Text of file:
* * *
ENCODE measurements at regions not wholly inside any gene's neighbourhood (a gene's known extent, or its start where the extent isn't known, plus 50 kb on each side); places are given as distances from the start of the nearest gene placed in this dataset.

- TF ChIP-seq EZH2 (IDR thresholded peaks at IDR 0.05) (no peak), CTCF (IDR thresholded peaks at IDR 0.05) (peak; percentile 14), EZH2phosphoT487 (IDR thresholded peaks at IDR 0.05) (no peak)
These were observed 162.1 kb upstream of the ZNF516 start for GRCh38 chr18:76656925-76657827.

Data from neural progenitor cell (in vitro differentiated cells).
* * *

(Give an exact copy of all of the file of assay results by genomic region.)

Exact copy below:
ENCODE measurements at regions not wholly inside any gene's neighbourhood (a gene's known extent, or its start where the extent isn't known, plus 50 kb on each side); places are given as distances from the start of the nearest gene placed in this dataset.

- TF ChIP-seq EZH2 (IDR thresholded peaks at IDR 0.05) (no peak), CTCF (IDR thresholded peaks at IDR 0.05) (peak; percentile 14), EZH2phosphoT487 (IDR thresholded peaks at IDR 0.05) (no peak)
These were observed 162.1 kb upstream of the ZNF516 start for GRCh38 chr18:76656925-76657827.

Data from neural progenitor cell (in vitro differentiated cells).